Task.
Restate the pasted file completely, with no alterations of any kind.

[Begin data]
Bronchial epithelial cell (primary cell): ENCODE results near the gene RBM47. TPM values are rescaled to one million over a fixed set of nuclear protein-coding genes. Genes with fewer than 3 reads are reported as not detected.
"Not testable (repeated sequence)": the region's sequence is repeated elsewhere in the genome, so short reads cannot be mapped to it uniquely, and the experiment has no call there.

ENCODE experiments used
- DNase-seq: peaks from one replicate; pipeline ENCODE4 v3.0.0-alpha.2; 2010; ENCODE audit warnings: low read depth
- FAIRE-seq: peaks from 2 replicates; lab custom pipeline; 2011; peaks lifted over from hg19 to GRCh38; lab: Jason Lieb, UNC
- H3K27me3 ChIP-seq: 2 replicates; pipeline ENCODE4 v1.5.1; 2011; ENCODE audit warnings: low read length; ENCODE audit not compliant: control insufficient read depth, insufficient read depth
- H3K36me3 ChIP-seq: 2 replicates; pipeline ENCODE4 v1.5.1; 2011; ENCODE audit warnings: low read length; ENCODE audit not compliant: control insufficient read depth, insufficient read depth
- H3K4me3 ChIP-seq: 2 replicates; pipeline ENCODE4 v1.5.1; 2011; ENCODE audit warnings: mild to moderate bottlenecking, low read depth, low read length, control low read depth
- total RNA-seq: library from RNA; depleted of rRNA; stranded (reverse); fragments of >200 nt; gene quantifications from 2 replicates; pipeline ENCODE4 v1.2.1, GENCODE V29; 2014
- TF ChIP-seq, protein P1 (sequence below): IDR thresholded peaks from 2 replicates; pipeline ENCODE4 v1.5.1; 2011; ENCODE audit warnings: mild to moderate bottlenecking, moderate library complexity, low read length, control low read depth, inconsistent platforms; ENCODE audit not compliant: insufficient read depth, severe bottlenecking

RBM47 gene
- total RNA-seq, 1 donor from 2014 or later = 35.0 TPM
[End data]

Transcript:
Bronchial epithelial cell (primary cell): ENCODE results near the gene RBM47. TPM values are rescaled to one million over a fixed set of nuclear protein-coding genes. Genes with fewer than 3 reads are reported as not detected.
"Not testable (repeated sequence)": the region's sequence is repeated elsewhere in the genome, so short reads cannot be mapped to it uniquely, and the experiment has no call there.

ENCODE experiments used
- DNase-seq: peaks from one replicate; pipeline ENCODE4 v3.0.0-alpha.2; 2010; ENCODE audit warnings: low read depth
- FAIRE-seq: peaks from 2 replicates; lab custom pipeline; 2011; peaks lifted over from hg19 to GRCh38; lab: Jason Lieb, UNC
- H3K27me3 ChIP-seq: 2 replicates; pipeline ENCODE4 v1.5.1; 2011; ENCODE audit warnings: low read length; ENCODE audit not compliant: control insufficient read depth, insufficient read depth
- H3K36me3 ChIP-seq: 2 replicates; pipeline ENCODE4 v1.5.1; 2011; ENCODE audit warnings: low read length; ENCODE audit not compliant: control insufficient read depth, insufficient read depth
- H3K4me3 ChIP-seq: 2 replicates; pipeline ENCODE4 v1.5.1; 2011; ENCODE audit warnings: mild to moderate bottlenecking, low read depth, low read length, control low read depth
- total RNA-seq: library from RNA; depleted of rRNA; stranded (reverse); fragments of >200 nt; gene quantifications from 2 replicates; pipeline ENCODE4 v1.2.1, GENCODE V29; 2014
- TF ChIP-seq, protein P1 (sequence below): IDR thresholded peaks from 2 replicates; pipeline ENCODE4 v1.5.1; 2011; ENCODE audit warnings: mild to moderate bottlenecking, moderate library complexity, low read length, control low read depth, inconsistent platforms; ENCODE audit not compliant: insufficient read depth, severe bottlenecking

RBM47 gene
- total RNA-seq, 1 donor from 2014 or later = 35.0 TPM